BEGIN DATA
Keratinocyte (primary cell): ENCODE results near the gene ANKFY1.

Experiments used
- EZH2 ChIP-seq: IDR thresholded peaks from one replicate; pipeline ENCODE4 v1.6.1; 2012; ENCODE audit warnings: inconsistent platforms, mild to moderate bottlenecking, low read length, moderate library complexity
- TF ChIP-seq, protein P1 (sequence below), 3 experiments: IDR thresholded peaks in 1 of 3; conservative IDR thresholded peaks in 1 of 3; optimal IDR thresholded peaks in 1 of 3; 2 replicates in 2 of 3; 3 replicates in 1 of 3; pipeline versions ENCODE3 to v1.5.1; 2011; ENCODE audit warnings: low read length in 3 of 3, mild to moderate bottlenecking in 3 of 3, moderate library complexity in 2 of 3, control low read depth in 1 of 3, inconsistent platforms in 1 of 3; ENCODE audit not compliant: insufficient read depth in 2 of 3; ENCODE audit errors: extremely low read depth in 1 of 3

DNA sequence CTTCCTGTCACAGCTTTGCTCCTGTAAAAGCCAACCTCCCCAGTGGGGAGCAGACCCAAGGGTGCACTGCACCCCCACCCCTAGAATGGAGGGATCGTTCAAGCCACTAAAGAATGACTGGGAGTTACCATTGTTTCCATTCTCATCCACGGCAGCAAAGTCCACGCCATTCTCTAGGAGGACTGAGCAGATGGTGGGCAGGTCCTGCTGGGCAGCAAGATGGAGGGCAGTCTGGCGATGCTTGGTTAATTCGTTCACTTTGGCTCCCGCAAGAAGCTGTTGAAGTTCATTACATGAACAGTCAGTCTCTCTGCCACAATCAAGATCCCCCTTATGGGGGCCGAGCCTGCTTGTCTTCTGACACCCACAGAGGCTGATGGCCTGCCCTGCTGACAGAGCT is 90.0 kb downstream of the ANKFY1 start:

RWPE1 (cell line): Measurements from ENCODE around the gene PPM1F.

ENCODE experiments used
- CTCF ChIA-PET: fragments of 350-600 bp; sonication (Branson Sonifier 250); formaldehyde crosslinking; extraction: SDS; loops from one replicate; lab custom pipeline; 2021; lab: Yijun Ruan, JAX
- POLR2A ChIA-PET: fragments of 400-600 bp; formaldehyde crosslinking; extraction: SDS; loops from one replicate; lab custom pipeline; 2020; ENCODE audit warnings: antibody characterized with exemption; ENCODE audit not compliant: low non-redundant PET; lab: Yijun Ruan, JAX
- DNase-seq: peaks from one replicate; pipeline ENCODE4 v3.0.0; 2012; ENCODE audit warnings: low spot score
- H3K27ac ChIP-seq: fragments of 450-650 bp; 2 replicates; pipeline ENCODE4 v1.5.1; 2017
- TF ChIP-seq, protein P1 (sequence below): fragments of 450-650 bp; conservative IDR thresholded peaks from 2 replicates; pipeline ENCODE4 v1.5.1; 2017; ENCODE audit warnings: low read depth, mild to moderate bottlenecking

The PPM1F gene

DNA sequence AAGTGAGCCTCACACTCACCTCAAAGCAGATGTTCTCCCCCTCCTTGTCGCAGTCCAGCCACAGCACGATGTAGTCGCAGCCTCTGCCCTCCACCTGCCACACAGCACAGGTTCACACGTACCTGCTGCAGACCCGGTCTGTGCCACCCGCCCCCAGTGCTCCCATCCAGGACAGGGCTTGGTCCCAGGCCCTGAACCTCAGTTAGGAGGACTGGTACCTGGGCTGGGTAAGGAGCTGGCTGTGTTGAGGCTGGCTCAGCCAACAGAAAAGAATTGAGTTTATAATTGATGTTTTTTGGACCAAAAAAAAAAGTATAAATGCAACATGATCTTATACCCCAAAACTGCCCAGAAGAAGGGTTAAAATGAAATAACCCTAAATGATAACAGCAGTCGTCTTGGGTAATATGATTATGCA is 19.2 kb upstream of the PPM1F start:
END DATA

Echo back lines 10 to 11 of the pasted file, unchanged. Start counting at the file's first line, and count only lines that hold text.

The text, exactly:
- DNase-seq: peaks from one replicate; pipeline ENCODE4 v3.0.0; 2012; ENCODE audit warnings: low spot score
- H3K27ac ChIP-seq: fragments of 450-650 bp; 2 replicates; pipeline ENCODE4 v1.5.1; 2017